tackling the pine

My goodness, there is no end to the fallen pine needles. I actually despise our pine trees. They are along the driveway so our vehicles are covered with pine cones and needles. Sure, the needles come in handy for the garden if I want a little bit of acidic soil, like for my Rhododendrons, they are especially happy in acidic soil. But I hate those darn things, even if they do provide us with a bit of privacy in the winter when our maples no longer have leaves. Oh, and the leaves. The front yard is pretty much cleaned up (aside from the pine needles), but our back yard is awful. On the plus side to all those leaves, I need more mulch in the gardens again. It looks as though something has been digging and with further inspection maybe squirrels were trying to get my flower bulbs. Don’t think they dug down far enough, but I’m still a little worried and actually hope we get snow cover soon. Pesky critters. My dog is bad enough for digging – another reason the back yard looks like crap. He, the dog, decided that the large branches on the small umbrella tree needed to come off and that a trunk with a few branches out the top would look much cooler. He is so destructive.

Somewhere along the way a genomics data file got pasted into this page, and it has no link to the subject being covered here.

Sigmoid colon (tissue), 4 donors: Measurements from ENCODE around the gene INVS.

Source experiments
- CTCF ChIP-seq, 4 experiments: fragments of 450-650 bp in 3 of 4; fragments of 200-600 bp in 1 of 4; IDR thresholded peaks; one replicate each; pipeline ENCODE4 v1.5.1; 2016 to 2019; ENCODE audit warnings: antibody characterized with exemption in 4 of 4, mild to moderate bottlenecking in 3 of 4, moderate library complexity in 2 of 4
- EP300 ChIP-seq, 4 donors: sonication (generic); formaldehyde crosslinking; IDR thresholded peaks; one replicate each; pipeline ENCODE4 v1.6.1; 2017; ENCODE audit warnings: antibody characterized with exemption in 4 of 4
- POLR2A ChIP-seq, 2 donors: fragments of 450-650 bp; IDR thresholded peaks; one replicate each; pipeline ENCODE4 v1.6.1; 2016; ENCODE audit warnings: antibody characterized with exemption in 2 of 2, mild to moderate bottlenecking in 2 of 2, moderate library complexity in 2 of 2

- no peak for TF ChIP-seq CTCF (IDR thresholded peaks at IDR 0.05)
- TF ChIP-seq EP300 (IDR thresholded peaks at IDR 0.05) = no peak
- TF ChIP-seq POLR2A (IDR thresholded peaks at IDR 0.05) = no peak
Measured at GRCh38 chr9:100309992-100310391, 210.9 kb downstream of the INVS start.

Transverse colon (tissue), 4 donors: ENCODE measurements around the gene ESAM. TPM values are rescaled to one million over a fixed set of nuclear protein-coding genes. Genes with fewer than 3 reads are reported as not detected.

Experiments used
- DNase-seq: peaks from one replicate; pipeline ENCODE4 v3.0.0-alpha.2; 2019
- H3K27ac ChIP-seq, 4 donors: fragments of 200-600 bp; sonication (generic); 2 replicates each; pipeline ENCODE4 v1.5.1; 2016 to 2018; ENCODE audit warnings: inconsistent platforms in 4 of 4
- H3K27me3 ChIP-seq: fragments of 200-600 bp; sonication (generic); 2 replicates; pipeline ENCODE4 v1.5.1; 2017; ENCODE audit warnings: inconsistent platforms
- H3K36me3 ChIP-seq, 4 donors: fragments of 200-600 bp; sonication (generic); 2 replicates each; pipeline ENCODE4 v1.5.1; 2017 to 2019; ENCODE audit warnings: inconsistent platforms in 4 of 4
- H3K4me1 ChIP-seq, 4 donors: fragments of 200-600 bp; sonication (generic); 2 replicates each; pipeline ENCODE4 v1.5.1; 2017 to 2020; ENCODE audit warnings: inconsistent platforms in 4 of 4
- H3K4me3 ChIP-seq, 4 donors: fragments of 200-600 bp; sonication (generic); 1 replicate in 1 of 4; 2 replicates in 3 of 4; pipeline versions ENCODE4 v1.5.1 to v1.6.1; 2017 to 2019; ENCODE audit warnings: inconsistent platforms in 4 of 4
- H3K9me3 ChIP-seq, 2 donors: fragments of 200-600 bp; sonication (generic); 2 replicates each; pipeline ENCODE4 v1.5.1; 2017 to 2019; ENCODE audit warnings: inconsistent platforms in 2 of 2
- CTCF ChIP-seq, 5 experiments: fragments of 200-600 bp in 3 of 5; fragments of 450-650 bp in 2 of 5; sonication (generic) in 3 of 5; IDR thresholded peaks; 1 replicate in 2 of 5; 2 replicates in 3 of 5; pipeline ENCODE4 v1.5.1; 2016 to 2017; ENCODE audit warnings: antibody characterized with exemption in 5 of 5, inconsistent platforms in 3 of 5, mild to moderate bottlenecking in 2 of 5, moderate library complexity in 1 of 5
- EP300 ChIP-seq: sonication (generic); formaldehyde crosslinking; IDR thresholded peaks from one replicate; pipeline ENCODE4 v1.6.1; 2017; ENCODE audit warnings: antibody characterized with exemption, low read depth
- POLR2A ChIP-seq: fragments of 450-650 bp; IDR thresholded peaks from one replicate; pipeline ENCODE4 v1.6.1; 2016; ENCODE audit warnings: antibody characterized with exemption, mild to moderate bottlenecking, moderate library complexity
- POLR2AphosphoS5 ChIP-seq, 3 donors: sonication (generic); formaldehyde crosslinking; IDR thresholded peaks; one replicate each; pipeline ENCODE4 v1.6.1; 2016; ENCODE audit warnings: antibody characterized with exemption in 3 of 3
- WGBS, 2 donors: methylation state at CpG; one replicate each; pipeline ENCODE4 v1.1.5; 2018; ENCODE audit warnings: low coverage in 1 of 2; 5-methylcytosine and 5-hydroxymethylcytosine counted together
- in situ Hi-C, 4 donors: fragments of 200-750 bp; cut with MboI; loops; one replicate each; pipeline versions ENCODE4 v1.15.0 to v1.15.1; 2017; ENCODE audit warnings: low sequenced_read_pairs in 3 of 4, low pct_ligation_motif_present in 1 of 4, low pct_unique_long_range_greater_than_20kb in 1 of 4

Back to the pine trees … I think several Hydrangeas planted beneath them would look amazing, and with all the acid coming from the needles, the soil will produce brilliant bloom colours ! Not sure if there is just too much needles that fall, and perhaps they will be smothered. It’s still a thought and it will look so much nicer under those trees.

Thursday is supposed to be our day free from rain so I must make time to get out there and tackle as much of the pine needles as possible before the snow comes.

Aluminum occurs naturally in most soil. To decrease the pH of soil you could apply sulfur, rusty pennies, citrus fruit peels, coffee grinds, evergreen tree needles, or aged fir bark. Levels need to be around 5.5 – 6.0 on the pH scale for the best and deepest blue-purple blooms which is what I would like. All but one of my Macros are pink/red. So to encourage pink to red blooms in highly acid environments, you would have to apply lime to the soil. The only problem with trying to change the pH level of the soil is the length of time it takes – several weeks to several months. With the heaping pile of needles on the ground over many years I don’t think I have a problem with the soil not being acidic enough.

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